Class-action lawsuit adds to UM sex assault fallout involving Anderson
Detroit — University of Michigan officials violated federal law by putting students at increased risk of sexual assault, harassment and emotional trauma in the wake of a molestation scandal involving the late university Dr. Robert Anderson, according to a federal class-action lawsuit filed Thursday.
UM junior Josephine Graham of Ann Arbor filed the lawsuit and demanded that the university implement policies and procedures to prevent and respond to sexual violence on campus. Those policies could include a court-appointed watchdog to oversee reforms such as background checks for new doctors, training for employees about how to identify sexual assault and a tracking system to handle sexual assault reports, according to the lawsuit.
The class-action lawsuit was filed one week after a university-commissioned report concluded that officials did not heed 'credible reports' of abuse by Anderson. The former head of University Health Service, and later, team physician for the college's Athletic Department, is accused of molesting more than 800 men during his tenure from 1966 to 2003. He died in 2008.
"U of M’s failure to have or enforce appropriate policies and procedures to prevent sexual violence on campus creates an environment in which current (and future) students face a real, immediate, and direct threat of sexual violence," Graham's lawyer, E. Powell Miller, wrote in the lawsuit.
In an email to The Detroit News on Thursday, university spokeswoman Kim Broekhuizen said: "While the University takes all concerns and reports of sexual abuse or misconduct seriously, we consider this new lawsuit to be completely lacking in any basis for legal action."
"The University has offered its heartfelt apology for the abuse perpetrated by the late Robert Anderson. At the same time, we encourage members of the University community to remember that Anderson has not been employed by the University since 2003, which is the year in which most of the incoming freshmen in the Class of 2025 were born."
Broekhuizen said UM has since instituted policies and practices including developing a misconduct policy, implementing policy to prohibit sexual, romantic, amorous and/or dating relationships between teachers and learners; requiring one-time sexual misconduct training for all employees; mandating additional scrutiny of personnel records as tenure and promotion decisions are considered; and conducting criminal background checks for all new university employees, faculty and staff.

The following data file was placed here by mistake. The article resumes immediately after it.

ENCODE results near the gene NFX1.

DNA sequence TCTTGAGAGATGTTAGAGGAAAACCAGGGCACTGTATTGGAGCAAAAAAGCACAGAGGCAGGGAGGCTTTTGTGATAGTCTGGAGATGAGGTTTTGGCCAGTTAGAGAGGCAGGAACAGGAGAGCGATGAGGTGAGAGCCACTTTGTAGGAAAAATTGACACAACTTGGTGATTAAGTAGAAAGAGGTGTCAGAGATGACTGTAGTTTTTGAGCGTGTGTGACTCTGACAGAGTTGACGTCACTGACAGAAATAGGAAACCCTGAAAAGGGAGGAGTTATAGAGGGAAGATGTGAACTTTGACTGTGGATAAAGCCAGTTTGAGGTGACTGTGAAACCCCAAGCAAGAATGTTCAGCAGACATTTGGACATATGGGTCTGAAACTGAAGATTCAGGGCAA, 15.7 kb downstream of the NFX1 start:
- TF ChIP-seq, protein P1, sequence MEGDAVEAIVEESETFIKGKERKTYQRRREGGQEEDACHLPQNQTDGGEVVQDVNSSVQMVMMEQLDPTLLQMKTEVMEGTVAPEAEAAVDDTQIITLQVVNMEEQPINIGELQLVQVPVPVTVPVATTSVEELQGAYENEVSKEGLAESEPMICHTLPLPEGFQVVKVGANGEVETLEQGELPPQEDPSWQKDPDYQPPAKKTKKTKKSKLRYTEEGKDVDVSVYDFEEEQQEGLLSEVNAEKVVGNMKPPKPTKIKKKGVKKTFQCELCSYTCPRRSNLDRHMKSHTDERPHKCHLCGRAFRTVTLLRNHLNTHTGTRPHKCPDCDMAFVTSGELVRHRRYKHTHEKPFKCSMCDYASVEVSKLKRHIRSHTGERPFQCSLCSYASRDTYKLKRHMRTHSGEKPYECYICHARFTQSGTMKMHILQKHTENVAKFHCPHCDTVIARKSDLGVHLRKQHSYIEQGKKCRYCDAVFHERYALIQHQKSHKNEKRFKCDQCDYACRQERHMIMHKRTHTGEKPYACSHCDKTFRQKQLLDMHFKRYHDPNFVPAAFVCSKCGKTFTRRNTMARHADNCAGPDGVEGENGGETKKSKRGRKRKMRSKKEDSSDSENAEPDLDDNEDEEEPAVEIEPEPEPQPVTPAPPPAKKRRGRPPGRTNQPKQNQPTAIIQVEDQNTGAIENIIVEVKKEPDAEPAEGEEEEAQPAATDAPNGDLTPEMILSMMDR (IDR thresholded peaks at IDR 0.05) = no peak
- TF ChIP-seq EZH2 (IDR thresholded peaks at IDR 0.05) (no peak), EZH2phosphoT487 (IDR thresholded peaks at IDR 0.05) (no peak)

According to the lawsuit, university officials betrayed students' trust and exhibited a pattern of indifference to sexual harassment and abuse.
The university violated federal law that classifies sexual harassment as a form of sex discrimination covered by Title IX, Graham alleged.
"Defendants’ continued failure to set appropriate sex discrimination policy, in light of U of M’s failure to address the substantial risk posed by a serial predator, creates a real, immediate, and direct threat of irreparable harm to plaintiff and the class," her lawyer wrote.
Graham wants a federal judge to order UM to implement and enforce policies and procedures designed to prevent and respond to sexual violence.
Those solutions could include:
• Instituting a policy that requires university officials to report incidents of student sexual assault to authorities.
• Requiring the university's board of regents to implement background checks for all new hires, including physicians who interact with patients.
• Verifying the credentials of all clinical personnel annually.
• Creating a system to allow for anonymous patient feedback.
• Providing students with information about how to recognize and report sexual harassment and gender-based violence by healthcare providers.
• Appointing an independent watchdog to oversee reforms and provide regular reports to the court.
The Anderson scandal has led to dozens of lawsuits since early 2000.
The university's 240-page report, commissioned and paid for by UM, concluded Anderson sexually abused patients, 90% of whom were men, on "countless occasions."
Rumors about his inappropriate behavior in exam rooms with athletes and students who were gay began circulating almost immediately after he arrived on campus, according to the report issued Tuesday by the WilmerHale law firm. Although the report does not estimate any number of victims, UM is currently in mediation with about 850 accusers.
Staff Writer Kim Kozlowski contributed.